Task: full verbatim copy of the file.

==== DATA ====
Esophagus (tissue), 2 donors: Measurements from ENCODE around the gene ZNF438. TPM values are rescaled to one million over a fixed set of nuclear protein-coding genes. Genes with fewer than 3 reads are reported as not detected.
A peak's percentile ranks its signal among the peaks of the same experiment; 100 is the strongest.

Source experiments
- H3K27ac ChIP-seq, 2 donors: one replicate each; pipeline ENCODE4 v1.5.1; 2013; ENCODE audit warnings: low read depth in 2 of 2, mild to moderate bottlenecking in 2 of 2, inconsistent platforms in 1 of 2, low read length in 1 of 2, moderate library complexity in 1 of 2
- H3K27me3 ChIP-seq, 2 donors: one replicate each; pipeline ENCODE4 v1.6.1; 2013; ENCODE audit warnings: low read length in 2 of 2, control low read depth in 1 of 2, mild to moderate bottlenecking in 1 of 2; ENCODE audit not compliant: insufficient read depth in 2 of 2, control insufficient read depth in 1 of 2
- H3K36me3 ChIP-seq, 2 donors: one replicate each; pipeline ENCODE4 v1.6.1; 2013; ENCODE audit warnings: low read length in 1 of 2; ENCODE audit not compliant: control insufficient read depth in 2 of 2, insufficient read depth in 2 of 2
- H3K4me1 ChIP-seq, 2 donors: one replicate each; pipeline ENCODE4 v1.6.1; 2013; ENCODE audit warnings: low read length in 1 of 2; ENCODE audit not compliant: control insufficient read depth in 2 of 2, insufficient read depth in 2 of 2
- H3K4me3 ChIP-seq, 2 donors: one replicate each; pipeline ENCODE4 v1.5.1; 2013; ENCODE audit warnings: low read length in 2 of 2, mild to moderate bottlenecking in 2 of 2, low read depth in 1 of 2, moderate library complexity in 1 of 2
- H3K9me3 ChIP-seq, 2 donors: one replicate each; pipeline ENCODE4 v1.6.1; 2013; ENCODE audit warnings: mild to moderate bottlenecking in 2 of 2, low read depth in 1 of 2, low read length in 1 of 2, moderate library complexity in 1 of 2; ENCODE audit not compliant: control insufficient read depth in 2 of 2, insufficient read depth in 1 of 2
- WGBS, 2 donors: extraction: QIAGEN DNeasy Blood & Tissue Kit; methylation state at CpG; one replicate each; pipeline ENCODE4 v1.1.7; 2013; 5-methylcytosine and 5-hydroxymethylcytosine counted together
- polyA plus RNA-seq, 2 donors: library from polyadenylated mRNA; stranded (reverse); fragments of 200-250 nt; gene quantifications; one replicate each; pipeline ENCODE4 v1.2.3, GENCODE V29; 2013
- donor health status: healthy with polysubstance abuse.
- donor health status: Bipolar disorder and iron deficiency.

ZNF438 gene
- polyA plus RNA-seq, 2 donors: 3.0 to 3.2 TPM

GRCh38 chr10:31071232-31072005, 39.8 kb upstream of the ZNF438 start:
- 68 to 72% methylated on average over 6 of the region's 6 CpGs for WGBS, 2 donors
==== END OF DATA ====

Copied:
Esophagus (tissue), 2 donors: Measurements from ENCODE around the gene ZNF438. TPM values are rescaled to one million over a fixed set of nuclear protein-coding genes. Genes with fewer than 3 reads are reported as not detected.
A peak's percentile ranks its signal among the peaks of the same experiment; 100 is the strongest.

Source experiments
- H3K27ac ChIP-seq, 2 donors: one replicate each; pipeline ENCODE4 v1.5.1; 2013; ENCODE audit warnings: low read depth in 2 of 2, mild to moderate bottlenecking in 2 of 2, inconsistent platforms in 1 of 2, low read length in 1 of 2, moderate library complexity in 1 of 2
- H3K27me3 ChIP-seq, 2 donors: one replicate each; pipeline ENCODE4 v1.6.1; 2013; ENCODE audit warnings: low read length in 2 of 2, control low read depth in 1 of 2, mild to moderate bottlenecking in 1 of 2; ENCODE audit not compliant: insufficient read depth in 2 of 2, control insufficient read depth in 1 of 2
- H3K36me3 ChIP-seq, 2 donors: one replicate each; pipeline ENCODE4 v1.6.1; 2013; ENCODE audit warnings: low read length in 1 of 2; ENCODE audit not compliant: control insufficient read depth in 2 of 2, insufficient read depth in 2 of 2
- H3K4me1 ChIP-seq, 2 donors: one replicate each; pipeline ENCODE4 v1.6.1; 2013; ENCODE audit warnings: low read length in 1 of 2; ENCODE audit not compliant: control insufficient read depth in 2 of 2, insufficient read depth in 2 of 2
- H3K4me3 ChIP-seq, 2 donors: one replicate each; pipeline ENCODE4 v1.5.1; 2013; ENCODE audit warnings: low read length in 2 of 2, mild to moderate bottlenecking in 2 of 2, low read depth in 1 of 2, moderate library complexity in 1 of 2
- H3K9me3 ChIP-seq, 2 donors: one replicate each; pipeline ENCODE4 v1.6.1; 2013; ENCODE audit warnings: mild to moderate bottlenecking in 2 of 2, low read depth in 1 of 2, low read length in 1 of 2, moderate library complexity in 1 of 2; ENCODE audit not compliant: control insufficient read depth in 2 of 2, insufficient read depth in 1 of 2
- WGBS, 2 donors: extraction: QIAGEN DNeasy Blood & Tissue Kit; methylation state at CpG; one replicate each; pipeline ENCODE4 v1.1.7; 2013; 5-methylcytosine and 5-hydroxymethylcytosine counted together
- polyA plus RNA-seq, 2 donors: library from polyadenylated mRNA; stranded (reverse); fragments of 200-250 nt; gene quantifications; one replicate each; pipeline ENCODE4 v1.2.3, GENCODE V29; 2013
- donor health status: healthy with polysubstance abuse.
- donor health status: Bipolar disorder and iron deficiency.

ZNF438 gene
- polyA plus RNA-seq, 2 donors: 3.0 to 3.2 TPM

GRCh38 chr10:31071232-31072005, 39.8 kb upstream of the ZNF438 start:
- 68 to 72% methylated on average over 6 of the region's 6 CpGs for WGBS, 2 donors